Legal fictions: a person by any other name?

I would like to begin our blog series for this module with some reflections on the legal fiction writings, not only because they deal with a topic that is interesting in its own right but because they also exemplify the value of a humanities approach to law.

Having studied corporate governance I cannot help but be aware of the long running scholarly debate on what is possibly the most cited example of a legal fiction: the issue of separate legal corporate personality. Whether the company ‘really is’ legally separable from its members is to a certain extent still contested, with scholars on both sides adducing evidence in support of their views and entire theories of corporate governance built on the foundations of legal personality as a fiction.

What the standard corporate governance literature fails to consider, and humanities can help us to answer, is precisely why the debate exists at all. As Fuller states, maybe the issue is one of terminology only (p12). The debate as to the ‘reality’ of separate corporate legal personality could then be characterised as a dispute over the appropriateness of using the word ‘person’ in a particular context. The choice of a certain six letter word may therefore be at the foundation of a decades long scholarly argument. It is fascinating to consider how different legal history may have been if another word or phrase had been chosen: ‘entity’, perhaps, or the somewhat less elegant ‘right and duty bearing unit’ (p14).

Law and humanities here offers an alternative perspective that goes unnoticed by the standard scholarship, much of which is law and economics-based. This perspective is both unsettling (in that so much may be contingent on just one word) and refreshing.


3 thoughts on “Legal fictions: a person by any other name?

  1. jegs2 says:

    One of the points I found particularly interesting in relation to the debate about personhood was Vaihinger’s example of the historical employment of the legal fiction that held women should be ‘treated as if they were minors’. It could be argued that such a statement is wrong from the perspective of human rights or on the basis of egalitarianism but that does not quite account for the particular harm that is attributable to the form the statement takes. The definition of a legal fiction is a false statement that is made with a certain utility or a statement made with a conscious awareness of its falsity. The problem then with legal fictions is that their continual use often obscures the underlying falsity of the statement. The more that terms are used, the more they become detached from their false character meaning that they become common parlance without a consciousness that they are taken up in recognition of their expedience.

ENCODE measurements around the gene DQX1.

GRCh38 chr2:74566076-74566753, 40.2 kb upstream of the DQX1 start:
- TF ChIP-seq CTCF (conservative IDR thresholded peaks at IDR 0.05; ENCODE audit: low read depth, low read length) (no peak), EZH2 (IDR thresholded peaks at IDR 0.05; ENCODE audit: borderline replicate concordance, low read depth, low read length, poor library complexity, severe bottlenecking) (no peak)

As mentioned above, not only does the legal system contain legal fictions but the claim can be made that the legal system is by nature fictious. By this it is meant that the law creates subjects in order to regulate them. According to Butler, this is achieved by the performance of speech acts which require a continual repetition of discourse. As Umphrey has noted, the performative aspect of law is highlighted in the conduct of trials in which conceptions of subjectivity are reinvoked and reinstated in a chain of events rather than being singular and discrete moments. This in part develops a sense of agency because the recognition that the law requires repetition to enforce action diffuses its authority. As Butler has argued, this is achieved on the basis that the repetition may come to be reinvoked against the law and the subjectivity it seeks to invoke becomes resignified. Importantly, the recognition that law is a regulatory fiction that creates its own subjects leads to the recognition that there is some sort of gap between the normative conceptions law seeks to invoke and the individual that is interpellated by law. Whilst fictions are everywhere and may become obscured over time so that their falsity becomes obsfucated, the recognition that the individual is distinct from the subject that is invoked by law is an important element of agency.